Best albums of 1989: #5 The Wonder Stuff “Hup”

Much like I said of their debut album’s appearance at number two on my Best Albums of 1988 list, the inclusion of The Wonder Stuff’s sophomore album here can be chalked right up to the nostalgia factor.

Indeed, I’ve already admitted a few times on these pages that Miles Hunt’s group of hooligans were my favourite band throughout the first half of the 1990s. It all started off when a friend of mine turned me on to them with their debut long player, “Eight legged groove machine”. I would later purchase a copy of their third album, 1991’s “Never loved Elvis”, on cassette tape and after the initial surprise at the change in sound, proceeded to wear it out with countless plays on my Walkman. Then, another of my friends, Tim, purchased a copy of “Hup” on vinyl and made a recording of it for me on cassette tape. It was like the missing puzzle piece, the light switch that illuminated the previously obscured path between the first and third albums.

“Hup” was the first album on which we hear the contributions of multi-instrumentalist, Martin Bell, though as I recall, he didn’t become an official member of the group until “Never loved Elvis”. “Hup” was also the last album on which appeared the original bass player, Rob ‘The bass thing’ Jones. (A changing of the guard of sorts.) The bass thing would leave the group a couple of months after “Hup”‘s release, head off for the United States to pursue other musical interests, and die a handful of years later. It’s very possible that the first change had a precipitous effect on the second. Jones left the group because he was unhappy with the direction things were moving in and you could clearly hear the change coming through various songs on the record. On certain tracks, you could feel the peppy, catchy, and thunderous guitar rock that playfully toys with samples, all reminiscent of the debut, but perhaps less succinct and bigger in scope. On other tracks, the folk and country influence was more slightly creeping in, an apparent result of touring stateside, a sound they would hone and go on to make their own on the two following albums.

Reading the above, you might get the impression that “Hup” is a disjointed and unsatisfying listen and that might certainly have been the case had frontman Miles Hunt not been quite as good a lyricist or had as good a grasp on writing a catchy pop song. Of the three songs I‘ve picked for you below, two were highly successful singles and the other one likely would have been had it been released as planned. Enjoy.


”Piece of sky”: Machine gun fire drumming and handclaps. Backwards guitar effects drudged in to muddy the rainbow jangles. Malc and Miles harmonizing snarls and swoons. The odd vibraslap thrown in for good measure. Not even two and a half minutes long, “Piece of sky“ was originally meant to be released as the third single but was shelved after Rob Jones left the band. And later, after he died, fans wanted to hear the Stuffies play this track at shows, not because they had necessarily written it about him or with him in mind, but the hard living themes were apt and hit home. “How did you get so very high? You got so high you almost touched the sky. Lady luck couldn’t wish you more luck than I so take a jump and steal your piece of sky.”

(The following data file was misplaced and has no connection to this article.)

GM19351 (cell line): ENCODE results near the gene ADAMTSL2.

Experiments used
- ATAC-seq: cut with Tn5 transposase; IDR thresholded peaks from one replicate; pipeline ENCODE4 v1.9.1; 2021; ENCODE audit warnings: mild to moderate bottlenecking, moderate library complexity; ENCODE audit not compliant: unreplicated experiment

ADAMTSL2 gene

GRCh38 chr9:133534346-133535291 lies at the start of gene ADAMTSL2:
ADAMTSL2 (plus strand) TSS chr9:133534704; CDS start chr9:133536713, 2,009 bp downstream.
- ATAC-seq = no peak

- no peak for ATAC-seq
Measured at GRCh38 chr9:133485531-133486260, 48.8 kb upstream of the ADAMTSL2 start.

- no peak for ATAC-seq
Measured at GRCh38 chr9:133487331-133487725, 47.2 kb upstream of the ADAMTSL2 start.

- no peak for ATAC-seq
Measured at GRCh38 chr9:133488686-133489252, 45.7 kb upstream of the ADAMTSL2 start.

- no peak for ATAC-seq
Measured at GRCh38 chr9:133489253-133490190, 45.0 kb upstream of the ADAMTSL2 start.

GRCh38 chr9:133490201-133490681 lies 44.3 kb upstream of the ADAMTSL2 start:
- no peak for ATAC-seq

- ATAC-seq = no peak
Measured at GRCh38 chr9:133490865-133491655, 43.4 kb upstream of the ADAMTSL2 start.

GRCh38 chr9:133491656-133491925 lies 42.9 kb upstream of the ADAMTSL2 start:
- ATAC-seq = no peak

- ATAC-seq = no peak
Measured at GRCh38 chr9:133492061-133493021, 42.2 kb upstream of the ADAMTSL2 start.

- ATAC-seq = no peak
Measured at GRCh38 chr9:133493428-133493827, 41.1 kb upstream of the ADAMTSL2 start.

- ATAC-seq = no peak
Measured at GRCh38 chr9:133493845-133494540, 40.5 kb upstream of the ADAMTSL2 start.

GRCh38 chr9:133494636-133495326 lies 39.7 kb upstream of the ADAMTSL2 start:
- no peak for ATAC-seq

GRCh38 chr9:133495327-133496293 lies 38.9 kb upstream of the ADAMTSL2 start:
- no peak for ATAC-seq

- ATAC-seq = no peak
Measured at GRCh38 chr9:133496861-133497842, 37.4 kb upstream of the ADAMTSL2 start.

”Don’t let me down, gently”: The first single released off the album and the first of their singles to hit the UK top twenty, a trend that continued for a string of their next bunch. It features Gilks’ floppy and heavy handed drumming, lots of roaring guitars, the call and response sounding intro is particularly fun, and of course, there’s James Taylor’s whirling Hammond organs. “It would be great to die together on the first day of the year, ‘cos then we’d be quite legendary. Could you volunteer?“ Yeah, it’s another fun track that packs a punch in a very short time frame. High energy and ammo for doing the pogo. Right? Right.

”Golden green”: “She’s taken all my vitamins, used up my lighter fuel, I’m sure she stole all of my pencil lead in school. Don’t flap. I’ll give it back, but woman its not the lack of my possessions that is making me feel cruel.” The second single to be released off the album is a real stomper. A song about a love gone sour or about to do, the two-facedness of it all, the good times and bad. And it’s set to an old Country theme, albeit with a Wonder Stuff tinge. It’s got Martin Bell’s fingers all over it, twanging banjo, as well as screaming fiddles. And The Bass Thing shines here as well, the bass line definitely feeling upright and solid and jumping, especially on that outstanding bridge. If you hadn’t known better, you might’ve thought a hoe down had exploded all over the place, sending hay flying and beer glasses smashing. So much fun.


Check back next Monday for album #4. In the meantime, here are the previous albums in this list:

10. The Jesus And Mary Chain “Automatic”
9. Galaxie 500 “On fire”
8. The Beautiful South  “Welcome to The Beautiful South”
7. The Grapes of Wrath “Now and again”
6. New Model Army “Thunder and consolation”

You can also check out my Best Albums page here if you’re interested in my other favourite albums lists.

100 best covers: #73 (a tie!) The Wonder Stuff / Morrissey “That’s entertainment”

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What’s this? A tie?